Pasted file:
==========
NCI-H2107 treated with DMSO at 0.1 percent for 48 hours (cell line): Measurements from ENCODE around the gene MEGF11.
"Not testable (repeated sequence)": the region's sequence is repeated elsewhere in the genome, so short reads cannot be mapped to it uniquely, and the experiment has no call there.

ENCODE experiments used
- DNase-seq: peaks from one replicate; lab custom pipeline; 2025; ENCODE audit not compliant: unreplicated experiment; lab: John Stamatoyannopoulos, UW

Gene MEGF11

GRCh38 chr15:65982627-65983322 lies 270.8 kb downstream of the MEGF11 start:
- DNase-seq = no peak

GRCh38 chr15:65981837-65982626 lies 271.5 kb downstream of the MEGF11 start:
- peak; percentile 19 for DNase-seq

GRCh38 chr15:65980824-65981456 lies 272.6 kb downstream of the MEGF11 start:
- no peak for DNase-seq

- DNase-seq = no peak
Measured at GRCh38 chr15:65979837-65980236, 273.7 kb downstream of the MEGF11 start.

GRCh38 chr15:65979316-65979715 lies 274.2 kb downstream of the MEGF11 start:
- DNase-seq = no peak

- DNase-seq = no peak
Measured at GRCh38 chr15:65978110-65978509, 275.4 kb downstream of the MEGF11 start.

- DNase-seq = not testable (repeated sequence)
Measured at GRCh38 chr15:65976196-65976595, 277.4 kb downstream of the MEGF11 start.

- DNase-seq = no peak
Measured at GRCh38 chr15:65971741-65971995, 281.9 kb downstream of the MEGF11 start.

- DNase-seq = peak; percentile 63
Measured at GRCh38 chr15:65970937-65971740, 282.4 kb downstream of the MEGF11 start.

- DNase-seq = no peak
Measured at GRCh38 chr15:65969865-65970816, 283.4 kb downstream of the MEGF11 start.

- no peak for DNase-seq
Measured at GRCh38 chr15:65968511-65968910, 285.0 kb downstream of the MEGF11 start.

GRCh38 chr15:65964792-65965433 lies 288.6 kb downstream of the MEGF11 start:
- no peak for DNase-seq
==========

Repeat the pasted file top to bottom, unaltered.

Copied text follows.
NCI-H2107 treated with DMSO at 0.1 percent for 48 hours (cell line): Measurements from ENCODE around the gene MEGF11.
"Not testable (repeated sequence)": the region's sequence is repeated elsewhere in the genome, so short reads cannot be mapped to it uniquely, and the experiment has no call there.

ENCODE experiments used
- DNase-seq: peaks from one replicate; lab custom pipeline; 2025; ENCODE audit not compliant: unreplicated experiment; lab: John Stamatoyannopoulos, UW

Gene MEGF11

GRCh38 chr15:65982627-65983322 lies 270.8 kb downstream of the MEGF11 start:
- DNase-seq = no peak

GRCh38 chr15:65981837-65982626 lies 271.5 kb downstream of the MEGF11 start:
- peak; percentile 19 for DNase-seq

GRCh38 chr15:65980824-65981456 lies 272.6 kb downstream of the MEGF11 start:
- no peak for DNase-seq

- DNase-seq = no peak
Measured at GRCh38 chr15:65979837-65980236, 273.7 kb downstream of the MEGF11 start.

GRCh38 chr15:65979316-65979715 lies 274.2 kb downstream of the MEGF11 start:
- DNase-seq = no peak

- DNase-seq = no peak
Measured at GRCh38 chr15:65978110-65978509, 275.4 kb downstream of the MEGF11 start.

- DNase-seq = not testable (repeated sequence)
Measured at GRCh38 chr15:65976196-65976595, 277.4 kb downstream of the MEGF11 start.

- DNase-seq = no peak
Measured at GRCh38 chr15:65971741-65971995, 281.9 kb downstream of the MEGF11 start.

- DNase-seq = peak; percentile 63
Measured at GRCh38 chr15:65970937-65971740, 282.4 kb downstream of the MEGF11 start.

- DNase-seq = no peak
Measured at GRCh38 chr15:65969865-65970816, 283.4 kb downstream of the MEGF11 start.

- no peak for DNase-seq
Measured at GRCh38 chr15:65968511-65968910, 285.0 kb downstream of the MEGF11 start.

GRCh38 chr15:65964792-65965433 lies 288.6 kb downstream of the MEGF11 start:
- no peak for DNase-seq